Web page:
"A life story of astonishing honesty and beauty and power, a memoir of breath and rhythm and blood-red struggle, a book for everyone who has ever felt homesick inside their own skin, and for those who, like Díaz, sing the marvelous song of themselves at top volume." - Karen Russell, author of Orange World

"Jaquira Díaz writes about ordinary girls living extraordinary lives. And Díaz is no ordinary observer. She is a wondrous survivor, a woman who has claimed her own voice, a writer who writes for those who have no voice, for the black and brown girls 'who never saw themselves in books.' Jaquira Díaz writes about them with love. How extraordinary is that!" - Sandra Cisneros, author of The House on Mango Street

"Díaz blazes a bold path from the depths of the heart and guts of girls up through their fiercely beautiful throats into unstoppable song. Ordinary Girls risks dipping into family fractures, identity traumas, and the strained lines between cultures with language so fierce in places I bit my tongue, so tender in places I felt humming in my skin. Sometimes the repressed, oppressed girl, against all odds, goes back to get her own body and voice. This book will save lives." - Lidia Yuknavitch, author of The Book of Joan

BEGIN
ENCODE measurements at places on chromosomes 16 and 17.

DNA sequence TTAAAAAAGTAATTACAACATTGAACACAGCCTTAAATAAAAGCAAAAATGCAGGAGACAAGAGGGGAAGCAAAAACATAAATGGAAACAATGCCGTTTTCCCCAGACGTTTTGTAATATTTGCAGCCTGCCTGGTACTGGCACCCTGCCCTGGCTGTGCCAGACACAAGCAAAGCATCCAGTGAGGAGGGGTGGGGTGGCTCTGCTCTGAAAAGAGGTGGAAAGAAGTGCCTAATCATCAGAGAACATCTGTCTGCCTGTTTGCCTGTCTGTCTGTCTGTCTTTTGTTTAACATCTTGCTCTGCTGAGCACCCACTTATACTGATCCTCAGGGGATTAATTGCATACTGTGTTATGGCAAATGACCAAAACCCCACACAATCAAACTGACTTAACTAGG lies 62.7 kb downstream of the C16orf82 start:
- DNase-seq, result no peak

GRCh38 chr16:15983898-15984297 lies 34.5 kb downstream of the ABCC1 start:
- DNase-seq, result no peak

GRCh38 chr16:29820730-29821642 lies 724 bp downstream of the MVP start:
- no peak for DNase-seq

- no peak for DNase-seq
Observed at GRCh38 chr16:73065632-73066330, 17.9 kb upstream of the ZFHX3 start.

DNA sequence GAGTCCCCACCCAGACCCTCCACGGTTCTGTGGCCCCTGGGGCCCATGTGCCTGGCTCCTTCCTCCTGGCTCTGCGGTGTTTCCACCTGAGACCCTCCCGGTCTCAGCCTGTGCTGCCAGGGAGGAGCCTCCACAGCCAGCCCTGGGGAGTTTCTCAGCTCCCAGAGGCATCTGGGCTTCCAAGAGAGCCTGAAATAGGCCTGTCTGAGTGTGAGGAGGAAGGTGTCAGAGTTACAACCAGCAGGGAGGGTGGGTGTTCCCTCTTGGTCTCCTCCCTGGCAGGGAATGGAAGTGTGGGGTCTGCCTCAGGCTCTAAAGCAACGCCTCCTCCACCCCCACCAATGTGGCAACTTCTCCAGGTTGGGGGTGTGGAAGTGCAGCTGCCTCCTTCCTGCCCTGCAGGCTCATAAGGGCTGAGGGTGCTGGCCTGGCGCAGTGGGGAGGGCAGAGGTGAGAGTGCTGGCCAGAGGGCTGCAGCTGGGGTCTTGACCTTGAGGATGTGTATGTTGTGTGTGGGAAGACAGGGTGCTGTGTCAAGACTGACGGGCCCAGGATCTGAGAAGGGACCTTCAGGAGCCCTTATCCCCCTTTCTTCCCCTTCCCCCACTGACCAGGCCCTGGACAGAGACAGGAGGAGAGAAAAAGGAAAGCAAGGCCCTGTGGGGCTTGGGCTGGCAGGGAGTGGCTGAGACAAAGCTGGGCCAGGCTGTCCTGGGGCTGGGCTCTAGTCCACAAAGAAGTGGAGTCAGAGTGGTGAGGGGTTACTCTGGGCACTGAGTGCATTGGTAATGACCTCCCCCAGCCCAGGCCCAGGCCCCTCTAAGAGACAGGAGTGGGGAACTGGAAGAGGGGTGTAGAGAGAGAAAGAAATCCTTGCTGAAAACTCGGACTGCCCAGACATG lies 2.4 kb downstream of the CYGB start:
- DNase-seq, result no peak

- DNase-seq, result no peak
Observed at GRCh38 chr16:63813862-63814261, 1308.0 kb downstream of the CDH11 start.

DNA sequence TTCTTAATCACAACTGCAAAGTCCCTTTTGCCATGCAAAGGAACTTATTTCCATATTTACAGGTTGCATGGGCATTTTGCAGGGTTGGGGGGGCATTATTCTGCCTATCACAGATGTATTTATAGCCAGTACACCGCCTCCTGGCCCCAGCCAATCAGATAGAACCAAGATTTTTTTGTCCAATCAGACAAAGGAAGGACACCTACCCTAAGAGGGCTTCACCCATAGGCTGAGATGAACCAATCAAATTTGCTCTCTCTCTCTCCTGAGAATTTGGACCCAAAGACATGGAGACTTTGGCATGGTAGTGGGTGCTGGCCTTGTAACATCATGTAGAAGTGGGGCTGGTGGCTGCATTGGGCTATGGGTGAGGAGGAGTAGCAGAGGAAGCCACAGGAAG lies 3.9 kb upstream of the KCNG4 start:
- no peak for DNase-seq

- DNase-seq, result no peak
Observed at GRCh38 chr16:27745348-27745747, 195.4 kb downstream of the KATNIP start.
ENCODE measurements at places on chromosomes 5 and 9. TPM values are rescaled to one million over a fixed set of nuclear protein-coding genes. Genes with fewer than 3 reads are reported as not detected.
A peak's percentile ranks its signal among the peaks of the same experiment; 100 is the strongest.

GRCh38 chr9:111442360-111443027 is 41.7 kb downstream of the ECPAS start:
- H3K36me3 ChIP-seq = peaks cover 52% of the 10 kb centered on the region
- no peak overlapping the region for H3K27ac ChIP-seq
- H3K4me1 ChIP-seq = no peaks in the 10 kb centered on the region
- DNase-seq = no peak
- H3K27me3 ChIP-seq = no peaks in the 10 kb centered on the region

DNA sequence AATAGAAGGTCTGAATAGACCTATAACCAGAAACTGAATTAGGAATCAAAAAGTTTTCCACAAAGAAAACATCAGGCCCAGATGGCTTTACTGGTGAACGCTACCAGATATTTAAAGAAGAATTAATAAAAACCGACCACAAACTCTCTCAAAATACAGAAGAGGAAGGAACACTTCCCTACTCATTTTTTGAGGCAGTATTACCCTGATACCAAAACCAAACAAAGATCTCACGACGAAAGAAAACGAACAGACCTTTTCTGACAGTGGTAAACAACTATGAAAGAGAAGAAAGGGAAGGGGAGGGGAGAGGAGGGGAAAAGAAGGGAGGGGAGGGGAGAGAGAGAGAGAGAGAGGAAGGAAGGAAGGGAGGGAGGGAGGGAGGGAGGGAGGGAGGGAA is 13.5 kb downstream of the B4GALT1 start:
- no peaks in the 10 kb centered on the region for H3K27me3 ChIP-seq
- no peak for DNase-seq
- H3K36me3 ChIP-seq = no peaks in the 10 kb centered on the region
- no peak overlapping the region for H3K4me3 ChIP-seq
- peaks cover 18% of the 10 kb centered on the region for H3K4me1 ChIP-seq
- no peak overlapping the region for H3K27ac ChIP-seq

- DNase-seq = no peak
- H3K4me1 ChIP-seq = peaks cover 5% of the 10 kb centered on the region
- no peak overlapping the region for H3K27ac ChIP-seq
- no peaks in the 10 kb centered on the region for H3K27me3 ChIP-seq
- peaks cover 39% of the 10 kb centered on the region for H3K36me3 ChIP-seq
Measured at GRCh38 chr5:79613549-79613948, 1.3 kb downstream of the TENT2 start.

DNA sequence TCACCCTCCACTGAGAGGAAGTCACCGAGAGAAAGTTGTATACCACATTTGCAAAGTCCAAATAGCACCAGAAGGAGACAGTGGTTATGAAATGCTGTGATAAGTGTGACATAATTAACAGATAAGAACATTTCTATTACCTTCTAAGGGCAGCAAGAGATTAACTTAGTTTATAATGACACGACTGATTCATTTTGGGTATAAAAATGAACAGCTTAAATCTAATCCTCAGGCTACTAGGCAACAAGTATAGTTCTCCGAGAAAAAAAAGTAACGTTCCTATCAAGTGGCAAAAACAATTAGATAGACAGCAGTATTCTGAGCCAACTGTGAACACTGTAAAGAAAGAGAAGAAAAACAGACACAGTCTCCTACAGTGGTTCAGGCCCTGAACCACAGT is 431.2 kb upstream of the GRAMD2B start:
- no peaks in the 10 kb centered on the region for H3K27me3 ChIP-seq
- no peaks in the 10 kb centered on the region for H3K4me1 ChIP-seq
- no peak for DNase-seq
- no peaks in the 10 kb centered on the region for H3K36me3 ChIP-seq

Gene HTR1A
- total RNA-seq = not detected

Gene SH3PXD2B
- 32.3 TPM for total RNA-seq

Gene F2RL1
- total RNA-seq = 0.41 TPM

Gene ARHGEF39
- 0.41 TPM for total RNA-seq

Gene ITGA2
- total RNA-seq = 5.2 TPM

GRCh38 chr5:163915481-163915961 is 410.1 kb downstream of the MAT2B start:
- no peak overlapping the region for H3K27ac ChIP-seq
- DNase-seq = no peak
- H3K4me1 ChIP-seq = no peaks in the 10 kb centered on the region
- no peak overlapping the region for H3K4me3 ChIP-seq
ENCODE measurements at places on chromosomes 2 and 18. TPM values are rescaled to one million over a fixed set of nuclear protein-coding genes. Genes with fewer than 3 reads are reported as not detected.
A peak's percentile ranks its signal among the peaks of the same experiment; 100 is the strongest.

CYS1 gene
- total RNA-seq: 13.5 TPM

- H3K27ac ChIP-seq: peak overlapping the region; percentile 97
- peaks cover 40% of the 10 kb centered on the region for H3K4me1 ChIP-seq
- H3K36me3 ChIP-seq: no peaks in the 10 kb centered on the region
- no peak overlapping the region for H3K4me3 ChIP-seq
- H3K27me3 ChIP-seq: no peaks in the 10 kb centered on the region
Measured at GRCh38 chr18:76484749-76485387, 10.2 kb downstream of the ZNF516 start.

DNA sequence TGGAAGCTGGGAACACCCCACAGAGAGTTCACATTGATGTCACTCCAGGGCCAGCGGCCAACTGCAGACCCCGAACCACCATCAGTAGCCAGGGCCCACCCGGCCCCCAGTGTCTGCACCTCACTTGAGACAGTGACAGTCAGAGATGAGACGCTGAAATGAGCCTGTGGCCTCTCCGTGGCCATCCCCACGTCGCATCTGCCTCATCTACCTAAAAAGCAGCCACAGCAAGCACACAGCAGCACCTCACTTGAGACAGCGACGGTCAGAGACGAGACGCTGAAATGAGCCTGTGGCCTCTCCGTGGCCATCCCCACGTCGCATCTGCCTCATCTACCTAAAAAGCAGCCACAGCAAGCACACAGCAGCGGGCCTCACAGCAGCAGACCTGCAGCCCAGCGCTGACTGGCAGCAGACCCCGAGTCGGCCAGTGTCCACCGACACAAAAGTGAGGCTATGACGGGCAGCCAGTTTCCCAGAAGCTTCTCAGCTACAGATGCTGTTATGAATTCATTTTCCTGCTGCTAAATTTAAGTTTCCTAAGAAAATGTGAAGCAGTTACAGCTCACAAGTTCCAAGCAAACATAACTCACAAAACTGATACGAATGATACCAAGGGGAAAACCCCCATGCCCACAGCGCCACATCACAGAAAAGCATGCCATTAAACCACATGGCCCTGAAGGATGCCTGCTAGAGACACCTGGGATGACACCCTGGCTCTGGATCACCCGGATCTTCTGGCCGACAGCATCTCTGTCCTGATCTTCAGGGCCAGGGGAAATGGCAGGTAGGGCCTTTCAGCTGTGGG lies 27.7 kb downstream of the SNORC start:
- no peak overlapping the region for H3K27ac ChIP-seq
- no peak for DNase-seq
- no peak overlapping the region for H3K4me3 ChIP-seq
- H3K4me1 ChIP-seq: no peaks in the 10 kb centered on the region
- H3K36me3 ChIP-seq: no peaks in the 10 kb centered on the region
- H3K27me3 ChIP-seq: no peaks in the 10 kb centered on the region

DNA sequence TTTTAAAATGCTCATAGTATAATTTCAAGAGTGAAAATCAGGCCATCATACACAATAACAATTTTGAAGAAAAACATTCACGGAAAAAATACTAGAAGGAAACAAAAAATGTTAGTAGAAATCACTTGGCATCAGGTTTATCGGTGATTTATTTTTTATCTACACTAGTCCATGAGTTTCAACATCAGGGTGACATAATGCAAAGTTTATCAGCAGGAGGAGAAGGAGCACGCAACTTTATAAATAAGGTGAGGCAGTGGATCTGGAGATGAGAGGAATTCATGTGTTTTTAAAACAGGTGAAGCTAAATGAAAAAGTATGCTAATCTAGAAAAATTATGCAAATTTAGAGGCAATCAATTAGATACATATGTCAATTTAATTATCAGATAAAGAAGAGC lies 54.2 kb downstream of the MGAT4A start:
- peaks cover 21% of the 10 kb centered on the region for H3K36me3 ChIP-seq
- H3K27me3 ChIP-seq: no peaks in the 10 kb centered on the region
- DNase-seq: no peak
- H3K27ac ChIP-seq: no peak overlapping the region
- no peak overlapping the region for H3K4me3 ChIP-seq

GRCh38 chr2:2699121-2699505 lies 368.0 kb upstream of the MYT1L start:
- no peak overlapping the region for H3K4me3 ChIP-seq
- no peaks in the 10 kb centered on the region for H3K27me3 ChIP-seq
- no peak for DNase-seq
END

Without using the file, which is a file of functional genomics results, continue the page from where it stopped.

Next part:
"Jaquira Díaz is an unstoppable force. Her writing is alive with power. I stand in awe of what she brings us. The future is here." - Luís Alberto Urrea, author of The House of Broken Angels

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Reader Reviews

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Melissa S. (Rowland, NC)

Overcoming Soul-Deep Disappointment
In Ordinary Girls, Jaquira Diaz delivers both a soul torturing and to your core inspirational memoir that leaves the reader wondering how in the hell she lives long enough to finish college, much less create a productive, meaningful, and successful life. Diaz's childhood and young adulthood are so riddled with heartache, abuse, and guttural disappointment, I many times forget I am reading nonfiction. I find myself over and over again questioning, "How can this be real? How can one person endure so much emotional torture (from everyone, including herself)?" Once I accept Diaz's reality, I am able to see the beauty in the relationships of Diaz's life. What makes this memoir so very relatable is the fact that even though we may not have lived in the slums of Miami with a drug-addicted mentally ill mother, we have all been hurt by family members. Much like Jeannette Walls in The Glass Castle, I see a woman who, after enduring a life of pain, sorrow, and immense family disappointment, decides to rise, take up her cross and show the world what a survivor looks like, and in the end, come to peace with everything.